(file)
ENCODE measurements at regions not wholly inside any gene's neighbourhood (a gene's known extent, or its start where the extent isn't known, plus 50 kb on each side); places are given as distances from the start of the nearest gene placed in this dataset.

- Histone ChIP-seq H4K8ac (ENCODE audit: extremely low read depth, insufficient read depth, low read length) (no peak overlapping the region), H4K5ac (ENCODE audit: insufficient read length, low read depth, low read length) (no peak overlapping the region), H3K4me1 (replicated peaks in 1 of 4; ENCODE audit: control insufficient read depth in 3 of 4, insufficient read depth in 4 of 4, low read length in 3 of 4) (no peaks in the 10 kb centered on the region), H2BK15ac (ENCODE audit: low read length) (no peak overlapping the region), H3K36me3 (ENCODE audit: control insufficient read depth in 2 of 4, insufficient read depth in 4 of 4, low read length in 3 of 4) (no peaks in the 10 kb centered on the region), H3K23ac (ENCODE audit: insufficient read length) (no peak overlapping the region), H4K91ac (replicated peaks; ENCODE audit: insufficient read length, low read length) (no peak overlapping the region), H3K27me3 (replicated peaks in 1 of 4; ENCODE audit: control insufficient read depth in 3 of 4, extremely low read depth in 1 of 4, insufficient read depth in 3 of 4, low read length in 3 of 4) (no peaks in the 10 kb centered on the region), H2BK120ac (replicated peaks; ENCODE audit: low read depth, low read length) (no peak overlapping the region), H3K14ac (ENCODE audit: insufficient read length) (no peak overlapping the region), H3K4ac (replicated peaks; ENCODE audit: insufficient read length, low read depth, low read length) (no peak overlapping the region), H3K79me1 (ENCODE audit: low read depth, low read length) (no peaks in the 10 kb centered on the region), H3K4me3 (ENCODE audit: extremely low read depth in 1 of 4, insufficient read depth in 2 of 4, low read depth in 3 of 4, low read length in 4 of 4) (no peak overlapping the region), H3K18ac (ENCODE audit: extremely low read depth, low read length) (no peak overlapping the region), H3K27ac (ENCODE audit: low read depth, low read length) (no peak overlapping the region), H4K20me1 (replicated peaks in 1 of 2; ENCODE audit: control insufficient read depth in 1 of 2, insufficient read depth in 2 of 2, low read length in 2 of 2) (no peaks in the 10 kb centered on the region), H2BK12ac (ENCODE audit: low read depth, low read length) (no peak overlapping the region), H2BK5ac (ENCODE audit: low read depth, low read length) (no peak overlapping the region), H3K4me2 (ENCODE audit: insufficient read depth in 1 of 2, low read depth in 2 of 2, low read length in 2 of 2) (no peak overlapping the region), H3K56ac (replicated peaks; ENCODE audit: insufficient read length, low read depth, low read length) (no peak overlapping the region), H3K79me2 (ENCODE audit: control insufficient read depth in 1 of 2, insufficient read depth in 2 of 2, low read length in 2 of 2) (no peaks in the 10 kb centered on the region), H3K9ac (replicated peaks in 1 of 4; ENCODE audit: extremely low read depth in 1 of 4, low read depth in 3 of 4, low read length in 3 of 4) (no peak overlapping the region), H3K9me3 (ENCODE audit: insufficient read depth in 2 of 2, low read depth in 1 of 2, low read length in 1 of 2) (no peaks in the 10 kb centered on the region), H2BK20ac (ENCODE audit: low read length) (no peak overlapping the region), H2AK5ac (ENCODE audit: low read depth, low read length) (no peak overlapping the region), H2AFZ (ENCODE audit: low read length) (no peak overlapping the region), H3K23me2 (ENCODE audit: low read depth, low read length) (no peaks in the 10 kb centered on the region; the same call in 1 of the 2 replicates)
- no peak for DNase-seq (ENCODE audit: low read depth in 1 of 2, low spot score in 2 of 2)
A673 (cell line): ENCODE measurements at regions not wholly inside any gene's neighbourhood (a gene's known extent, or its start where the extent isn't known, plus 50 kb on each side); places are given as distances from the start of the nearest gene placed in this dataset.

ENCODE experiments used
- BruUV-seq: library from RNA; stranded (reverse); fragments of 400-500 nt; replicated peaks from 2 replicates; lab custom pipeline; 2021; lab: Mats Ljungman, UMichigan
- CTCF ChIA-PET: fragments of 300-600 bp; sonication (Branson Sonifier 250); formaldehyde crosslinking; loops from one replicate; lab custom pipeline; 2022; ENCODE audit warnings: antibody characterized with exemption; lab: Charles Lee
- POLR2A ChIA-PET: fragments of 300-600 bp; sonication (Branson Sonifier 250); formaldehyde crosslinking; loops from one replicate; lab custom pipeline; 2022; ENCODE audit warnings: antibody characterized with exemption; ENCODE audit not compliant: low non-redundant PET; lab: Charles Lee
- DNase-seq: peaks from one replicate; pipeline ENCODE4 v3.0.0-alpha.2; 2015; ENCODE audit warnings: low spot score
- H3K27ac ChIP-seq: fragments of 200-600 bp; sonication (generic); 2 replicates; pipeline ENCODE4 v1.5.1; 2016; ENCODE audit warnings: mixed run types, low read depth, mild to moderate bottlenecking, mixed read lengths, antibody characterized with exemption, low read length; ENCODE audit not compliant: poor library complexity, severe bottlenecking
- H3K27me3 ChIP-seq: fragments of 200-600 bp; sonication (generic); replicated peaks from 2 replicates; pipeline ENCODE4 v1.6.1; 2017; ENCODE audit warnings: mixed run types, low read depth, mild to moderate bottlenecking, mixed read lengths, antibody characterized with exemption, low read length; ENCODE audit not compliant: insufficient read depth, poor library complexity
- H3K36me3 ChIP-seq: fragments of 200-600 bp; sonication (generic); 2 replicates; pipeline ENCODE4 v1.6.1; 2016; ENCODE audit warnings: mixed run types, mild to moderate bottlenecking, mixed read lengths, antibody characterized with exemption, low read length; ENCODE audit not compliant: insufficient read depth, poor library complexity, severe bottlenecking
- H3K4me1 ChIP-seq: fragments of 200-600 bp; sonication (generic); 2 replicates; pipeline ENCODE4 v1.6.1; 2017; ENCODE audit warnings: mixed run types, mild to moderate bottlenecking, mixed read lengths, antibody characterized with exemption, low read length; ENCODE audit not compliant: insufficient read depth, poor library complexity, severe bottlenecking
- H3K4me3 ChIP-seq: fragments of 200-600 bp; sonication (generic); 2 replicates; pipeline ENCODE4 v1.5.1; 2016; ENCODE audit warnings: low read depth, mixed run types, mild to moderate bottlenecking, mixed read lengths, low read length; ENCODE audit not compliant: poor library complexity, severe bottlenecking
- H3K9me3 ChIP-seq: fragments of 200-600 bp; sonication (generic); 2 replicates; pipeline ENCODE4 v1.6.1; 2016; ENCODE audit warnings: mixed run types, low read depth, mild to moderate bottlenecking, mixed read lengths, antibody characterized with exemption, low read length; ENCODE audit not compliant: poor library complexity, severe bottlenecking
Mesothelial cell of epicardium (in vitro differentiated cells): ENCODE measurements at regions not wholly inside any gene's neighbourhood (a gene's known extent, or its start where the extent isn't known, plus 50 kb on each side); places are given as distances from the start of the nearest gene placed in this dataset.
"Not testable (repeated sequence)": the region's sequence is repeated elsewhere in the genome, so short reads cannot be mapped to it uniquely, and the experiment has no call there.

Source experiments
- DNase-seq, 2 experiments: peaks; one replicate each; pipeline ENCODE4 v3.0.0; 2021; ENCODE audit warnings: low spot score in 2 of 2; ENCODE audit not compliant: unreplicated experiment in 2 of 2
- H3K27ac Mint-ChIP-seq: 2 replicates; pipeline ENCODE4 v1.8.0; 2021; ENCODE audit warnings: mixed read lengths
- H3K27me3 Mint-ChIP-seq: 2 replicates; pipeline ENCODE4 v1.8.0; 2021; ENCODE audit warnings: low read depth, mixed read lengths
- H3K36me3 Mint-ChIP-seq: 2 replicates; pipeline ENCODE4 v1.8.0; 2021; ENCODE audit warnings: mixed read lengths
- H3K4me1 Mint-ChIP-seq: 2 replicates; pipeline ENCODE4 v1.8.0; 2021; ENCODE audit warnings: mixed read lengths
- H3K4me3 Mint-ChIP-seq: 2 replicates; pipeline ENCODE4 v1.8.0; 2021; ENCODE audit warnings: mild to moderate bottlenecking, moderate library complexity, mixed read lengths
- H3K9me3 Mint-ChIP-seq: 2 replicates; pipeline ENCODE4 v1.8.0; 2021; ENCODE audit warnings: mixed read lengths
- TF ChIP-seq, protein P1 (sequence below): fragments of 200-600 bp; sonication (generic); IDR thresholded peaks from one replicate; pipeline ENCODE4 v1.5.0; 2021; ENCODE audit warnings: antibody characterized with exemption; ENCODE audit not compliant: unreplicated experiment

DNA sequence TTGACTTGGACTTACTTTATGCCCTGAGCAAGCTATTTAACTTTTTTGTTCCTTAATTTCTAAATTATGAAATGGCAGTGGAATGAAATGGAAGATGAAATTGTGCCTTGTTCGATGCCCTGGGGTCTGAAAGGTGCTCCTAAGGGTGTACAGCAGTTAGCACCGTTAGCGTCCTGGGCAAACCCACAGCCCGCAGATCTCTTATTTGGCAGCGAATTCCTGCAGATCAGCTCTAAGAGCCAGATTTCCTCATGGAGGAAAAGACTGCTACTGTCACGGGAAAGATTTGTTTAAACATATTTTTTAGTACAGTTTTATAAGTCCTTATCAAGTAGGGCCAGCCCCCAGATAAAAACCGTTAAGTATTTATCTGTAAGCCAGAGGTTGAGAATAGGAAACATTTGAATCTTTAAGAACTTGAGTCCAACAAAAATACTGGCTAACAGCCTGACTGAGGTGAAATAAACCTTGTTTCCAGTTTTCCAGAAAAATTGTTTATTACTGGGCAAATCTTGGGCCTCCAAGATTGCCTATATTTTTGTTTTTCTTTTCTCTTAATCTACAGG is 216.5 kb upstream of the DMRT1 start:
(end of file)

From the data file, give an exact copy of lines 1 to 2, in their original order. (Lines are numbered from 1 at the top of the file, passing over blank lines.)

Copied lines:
ENCODE measurements at regions not wholly inside any gene's neighbourhood (a gene's known extent, or its start where the extent isn't known, plus 50 kb on each side); places are given as distances from the start of the nearest gene placed in this dataset.

- Histone ChIP-seq H4K8ac (ENCODE audit: extremely low read depth, insufficient read depth, low read length) (no peak overlapping the region), H4K5ac (ENCODE audit: insufficient read length, low read depth, low read length) (no peak overlapping the region), H3K4me1 (replicated peaks in 1 of 4; ENCODE audit: control insufficient read depth in 3 of 4, insufficient read depth in 4 of 4, low read length in 3 of 4) (no peaks in the 10 kb centered on the region), H2BK15ac (ENCODE audit: low read length) (no peak overlapping the region), H3K36me3 (ENCODE audit: control insufficient read depth in 2 of 4, insufficient read depth in 4 of 4, low read length in 3 of 4) (no peaks in the 10 kb centered on the region), H3K23ac (ENCODE audit: insufficient read length) (no peak overlapping the region), H4K91ac (replicated peaks; ENCODE audit: insufficient read length, low read length) (no peak overlapping the region), H3K27me3 (replicated peaks in 1 of 4; ENCODE audit: control insufficient read depth in 3 of 4, extremely low read depth in 1 of 4, insufficient read depth in 3 of 4, low read length in 3 of 4) (no peaks in the 10 kb centered on the region), H2BK120ac (replicated peaks; ENCODE audit: low read depth, low read length) (no peak overlapping the region), H3K14ac (ENCODE audit: insufficient read length) (no peak overlapping the region), H3K4ac (replicated peaks; ENCODE audit: insufficient read length, low read depth, low read length) (no peak overlapping the region), H3K79me1 (ENCODE audit: low read depth, low read length) (no peaks in the 10 kb centered on the region), H3K4me3 (ENCODE audit: extremely low read depth in 1 of 4, insufficient read depth in 2 of 4, low read depth in 3 of 4, low read length in 4 of 4) (no peak overlapping the region), H3K18ac (ENCODE audit: extremely low read depth, low read length) (no peak overlapping the region), H3K27ac (ENCODE audit: low read depth, low read length) (no peak overlapping the region), H4K20me1 (replicated peaks in 1 of 2; ENCODE audit: control insufficient read depth in 1 of 2, insufficient read depth in 2 of 2, low read length in 2 of 2) (no peaks in the 10 kb centered on the region), H2BK12ac (ENCODE audit: low read depth, low read length) (no peak overlapping the region), H2BK5ac (ENCODE audit: low read depth, low read length) (no peak overlapping the region), H3K4me2 (ENCODE audit: insufficient read depth in 1 of 2, low read depth in 2 of 2, low read length in 2 of 2) (no peak overlapping the region), H3K56ac (replicated peaks; ENCODE audit: insufficient read length, low read depth, low read length) (no peak overlapping the region), H3K79me2 (ENCODE audit: control insufficient read depth in 1 of 2, insufficient read depth in 2 of 2, low read length in 2 of 2) (no peaks in the 10 kb centered on the region), H3K9ac (replicated peaks in 1 of 4; ENCODE audit: extremely low read depth in 1 of 4, low read depth in 3 of 4, low read length in 3 of 4) (no peak overlapping the region), H3K9me3 (ENCODE audit: insufficient read depth in 2 of 2, low read depth in 1 of 2, low read length in 1 of 2) (no peaks in the 10 kb centered on the region), H2BK20ac (ENCODE audit: low read length) (no peak overlapping the region), H2AK5ac (ENCODE audit: low read depth, low read length) (no peak overlapping the region), H2AFZ (ENCODE audit: low read length) (no peak overlapping the region), H3K23me2 (ENCODE audit: low read depth, low read length) (no peaks in the 10 kb centered on the region; the same call in 1 of the 2 replicates)